Background: Papanicolaou test (Pap test) is the most effective screening tool to prevent cervical cancer. In Taiwan, the National Health Insurance offers women older than 30 years free Pap test; however, the screening rate is merely 52.6%.
Objective: The purposes of this study were to understand the status quo of Taiwanese women undertaking Pap test and to investigate relevant factors affecting women having Pap tests by applying Andersen's health-service utilization model.
Methods: This study adopted data from the Taiwan's National Health Insurance Research Database from 2004 to 2008, in which 241 843 women having Pap tests were analyzed.
Results: The following groups have a higher odds ratio of participating in Pap tests: indigenous women, low-income women, elderly women, women who visit obstetrics and gynecology departments more frequently, less urbanized women, women with less access to medical resources, women with severe diseases, disabled women, women with chronic illnesses, women with cancer, women with gynecological diseases, women with acute diseases who have longer length of hospital stay, and women with chronic diseases who have shorter length of hospital stay.
Conclusion: This study provides the status quo and influential factors of women undergoing Pap tests.
Implications for Practice: The results can assist medical personnel to offer appropriate information and intervention and can be a reference for making relevant health policies to raise the screening rates of Pap tests.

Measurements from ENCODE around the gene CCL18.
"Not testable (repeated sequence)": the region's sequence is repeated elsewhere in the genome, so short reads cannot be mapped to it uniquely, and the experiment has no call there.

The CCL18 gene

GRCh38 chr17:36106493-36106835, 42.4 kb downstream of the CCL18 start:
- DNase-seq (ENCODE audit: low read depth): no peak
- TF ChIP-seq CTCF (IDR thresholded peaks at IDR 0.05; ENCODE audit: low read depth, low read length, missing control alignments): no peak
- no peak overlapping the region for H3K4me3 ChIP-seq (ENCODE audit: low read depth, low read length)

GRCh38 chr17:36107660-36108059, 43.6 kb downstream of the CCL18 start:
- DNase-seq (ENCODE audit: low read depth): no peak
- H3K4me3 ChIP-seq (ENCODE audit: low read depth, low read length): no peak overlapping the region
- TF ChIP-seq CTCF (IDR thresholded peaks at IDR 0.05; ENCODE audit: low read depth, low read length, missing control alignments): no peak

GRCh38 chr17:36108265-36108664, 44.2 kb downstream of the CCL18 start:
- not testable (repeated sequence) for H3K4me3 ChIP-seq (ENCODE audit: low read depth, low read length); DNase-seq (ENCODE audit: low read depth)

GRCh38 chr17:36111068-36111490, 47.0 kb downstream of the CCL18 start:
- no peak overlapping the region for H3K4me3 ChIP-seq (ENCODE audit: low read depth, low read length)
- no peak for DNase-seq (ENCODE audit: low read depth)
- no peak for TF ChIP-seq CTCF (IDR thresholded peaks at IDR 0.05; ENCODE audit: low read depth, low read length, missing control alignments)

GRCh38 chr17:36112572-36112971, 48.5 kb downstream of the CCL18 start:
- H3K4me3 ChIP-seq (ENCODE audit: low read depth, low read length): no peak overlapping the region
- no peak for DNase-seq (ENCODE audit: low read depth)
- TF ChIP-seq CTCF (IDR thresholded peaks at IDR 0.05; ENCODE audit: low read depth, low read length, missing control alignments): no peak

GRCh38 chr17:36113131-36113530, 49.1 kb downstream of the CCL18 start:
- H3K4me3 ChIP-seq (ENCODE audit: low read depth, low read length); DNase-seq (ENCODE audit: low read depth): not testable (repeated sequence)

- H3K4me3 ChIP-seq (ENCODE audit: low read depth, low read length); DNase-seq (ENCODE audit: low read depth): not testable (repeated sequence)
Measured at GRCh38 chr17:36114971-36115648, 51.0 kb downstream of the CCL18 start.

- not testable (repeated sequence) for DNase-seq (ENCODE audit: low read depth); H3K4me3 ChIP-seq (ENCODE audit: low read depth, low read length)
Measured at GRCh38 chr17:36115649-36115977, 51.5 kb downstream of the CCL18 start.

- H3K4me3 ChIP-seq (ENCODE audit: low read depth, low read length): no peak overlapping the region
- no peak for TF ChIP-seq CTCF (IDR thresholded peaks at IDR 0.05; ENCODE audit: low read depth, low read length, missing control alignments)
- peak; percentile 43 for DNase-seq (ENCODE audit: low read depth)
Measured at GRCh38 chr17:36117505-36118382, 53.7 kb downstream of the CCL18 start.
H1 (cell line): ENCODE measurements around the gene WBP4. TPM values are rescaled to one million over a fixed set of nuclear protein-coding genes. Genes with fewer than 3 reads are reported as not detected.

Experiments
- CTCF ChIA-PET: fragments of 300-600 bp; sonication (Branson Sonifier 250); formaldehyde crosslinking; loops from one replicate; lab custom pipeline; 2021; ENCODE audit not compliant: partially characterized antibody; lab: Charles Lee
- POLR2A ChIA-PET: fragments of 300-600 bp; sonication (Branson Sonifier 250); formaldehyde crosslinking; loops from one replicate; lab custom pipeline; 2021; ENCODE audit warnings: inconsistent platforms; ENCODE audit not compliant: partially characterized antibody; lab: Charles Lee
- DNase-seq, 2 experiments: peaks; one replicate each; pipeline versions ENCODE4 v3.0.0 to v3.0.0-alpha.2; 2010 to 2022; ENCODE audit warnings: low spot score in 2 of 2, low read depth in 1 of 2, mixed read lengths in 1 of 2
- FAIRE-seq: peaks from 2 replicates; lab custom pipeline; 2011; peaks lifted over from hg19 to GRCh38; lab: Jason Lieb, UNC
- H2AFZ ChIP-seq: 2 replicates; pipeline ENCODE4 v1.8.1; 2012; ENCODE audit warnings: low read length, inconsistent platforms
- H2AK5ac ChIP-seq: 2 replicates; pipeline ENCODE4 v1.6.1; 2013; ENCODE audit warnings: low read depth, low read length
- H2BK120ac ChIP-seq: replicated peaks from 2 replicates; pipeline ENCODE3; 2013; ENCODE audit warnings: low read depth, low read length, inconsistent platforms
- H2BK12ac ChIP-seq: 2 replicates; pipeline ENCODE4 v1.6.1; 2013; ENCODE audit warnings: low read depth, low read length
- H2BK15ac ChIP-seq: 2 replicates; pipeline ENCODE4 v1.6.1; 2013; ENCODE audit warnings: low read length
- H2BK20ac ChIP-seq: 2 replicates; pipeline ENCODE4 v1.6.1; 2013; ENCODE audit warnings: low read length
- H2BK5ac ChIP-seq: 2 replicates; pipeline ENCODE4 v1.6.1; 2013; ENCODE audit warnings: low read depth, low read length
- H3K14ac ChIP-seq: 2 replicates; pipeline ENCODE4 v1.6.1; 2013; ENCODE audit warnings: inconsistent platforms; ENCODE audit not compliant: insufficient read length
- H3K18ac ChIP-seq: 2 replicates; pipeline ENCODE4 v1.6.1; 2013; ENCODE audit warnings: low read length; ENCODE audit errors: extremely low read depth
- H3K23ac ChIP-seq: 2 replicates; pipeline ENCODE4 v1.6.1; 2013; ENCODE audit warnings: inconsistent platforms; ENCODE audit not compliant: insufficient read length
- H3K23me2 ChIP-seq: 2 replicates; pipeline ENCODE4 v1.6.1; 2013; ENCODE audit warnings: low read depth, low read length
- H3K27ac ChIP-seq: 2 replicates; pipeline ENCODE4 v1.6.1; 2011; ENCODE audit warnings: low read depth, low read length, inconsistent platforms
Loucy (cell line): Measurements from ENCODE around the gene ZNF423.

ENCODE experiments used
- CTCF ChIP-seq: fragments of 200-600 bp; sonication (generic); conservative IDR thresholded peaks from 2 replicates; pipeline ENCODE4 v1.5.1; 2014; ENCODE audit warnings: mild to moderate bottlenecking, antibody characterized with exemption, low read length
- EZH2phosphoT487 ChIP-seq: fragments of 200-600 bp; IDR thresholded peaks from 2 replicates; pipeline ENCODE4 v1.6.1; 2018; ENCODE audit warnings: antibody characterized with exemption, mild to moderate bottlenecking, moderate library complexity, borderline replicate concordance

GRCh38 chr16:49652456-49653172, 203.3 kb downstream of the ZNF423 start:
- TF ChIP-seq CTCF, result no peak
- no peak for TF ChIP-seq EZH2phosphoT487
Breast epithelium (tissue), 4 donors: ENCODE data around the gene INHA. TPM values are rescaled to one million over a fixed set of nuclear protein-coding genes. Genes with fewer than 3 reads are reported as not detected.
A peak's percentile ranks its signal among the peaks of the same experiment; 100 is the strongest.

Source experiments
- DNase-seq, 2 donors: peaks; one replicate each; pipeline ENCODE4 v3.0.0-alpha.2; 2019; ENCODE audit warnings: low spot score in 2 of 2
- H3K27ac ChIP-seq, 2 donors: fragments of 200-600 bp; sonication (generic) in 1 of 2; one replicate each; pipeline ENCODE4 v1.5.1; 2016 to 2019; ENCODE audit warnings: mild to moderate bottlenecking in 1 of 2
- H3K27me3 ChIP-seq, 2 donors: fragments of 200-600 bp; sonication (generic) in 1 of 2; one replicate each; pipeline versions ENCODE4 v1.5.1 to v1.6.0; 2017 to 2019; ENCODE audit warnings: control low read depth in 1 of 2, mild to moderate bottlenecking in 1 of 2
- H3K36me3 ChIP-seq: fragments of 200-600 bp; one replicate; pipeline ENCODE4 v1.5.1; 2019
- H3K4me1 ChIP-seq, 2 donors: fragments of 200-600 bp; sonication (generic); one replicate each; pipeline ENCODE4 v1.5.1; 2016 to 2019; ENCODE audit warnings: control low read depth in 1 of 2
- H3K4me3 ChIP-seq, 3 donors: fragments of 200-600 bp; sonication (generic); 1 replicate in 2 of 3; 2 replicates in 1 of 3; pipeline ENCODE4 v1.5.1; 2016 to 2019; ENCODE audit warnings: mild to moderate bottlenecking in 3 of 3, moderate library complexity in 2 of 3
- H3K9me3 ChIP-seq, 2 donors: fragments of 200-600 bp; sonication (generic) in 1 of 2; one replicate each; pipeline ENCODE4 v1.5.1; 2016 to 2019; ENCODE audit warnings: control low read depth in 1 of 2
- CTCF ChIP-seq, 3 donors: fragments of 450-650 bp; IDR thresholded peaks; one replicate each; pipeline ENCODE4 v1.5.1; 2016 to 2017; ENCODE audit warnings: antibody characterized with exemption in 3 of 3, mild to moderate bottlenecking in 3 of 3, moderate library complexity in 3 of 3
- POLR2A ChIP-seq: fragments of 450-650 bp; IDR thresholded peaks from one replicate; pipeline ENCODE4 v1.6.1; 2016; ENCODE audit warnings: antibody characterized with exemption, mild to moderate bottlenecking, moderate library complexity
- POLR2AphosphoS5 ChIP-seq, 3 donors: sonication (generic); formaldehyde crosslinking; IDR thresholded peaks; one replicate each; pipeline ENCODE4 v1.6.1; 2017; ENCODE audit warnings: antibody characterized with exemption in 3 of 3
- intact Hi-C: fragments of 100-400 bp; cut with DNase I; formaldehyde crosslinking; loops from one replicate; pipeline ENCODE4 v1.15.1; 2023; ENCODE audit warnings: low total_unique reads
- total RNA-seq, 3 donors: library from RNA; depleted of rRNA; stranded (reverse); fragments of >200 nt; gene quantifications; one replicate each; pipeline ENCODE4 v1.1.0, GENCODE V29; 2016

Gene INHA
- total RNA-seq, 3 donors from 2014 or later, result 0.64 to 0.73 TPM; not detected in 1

Author Affiliations: Department of Nursing, Chung Hwa University of Medical Technology, Tainan (Ms Lee); and College of Nursing, Kaohsiung Medical University, Kaohsiung, Taiwan (Dr Wang).
This study is based, in part, on data from the National Health Insurance Research Database provided by the Bureau of National Health Insurance, Department of Health and managed by National Health Research Institutes, Taiwan.
The interpretation and conclusions contained herein do not represent those of the Bureau of National Health Insurance, Department of Health, or National Health Research Institutes, Taiwan.
Financial support was provided by the Chung Hwa University of Medical Technology in Taiwan.
The authors have no conflicts of interest to disclose.
Correspondence: Hsiu H. Wang, PhD, RN, FAAN, College of Nursing, Kaohsiung Medical University, 100 Shih-Chuan 1st Rd, Kaohsiung 807, Taiwan (firstname.lastname@example.org).
Accepted for publication December 13, 2010.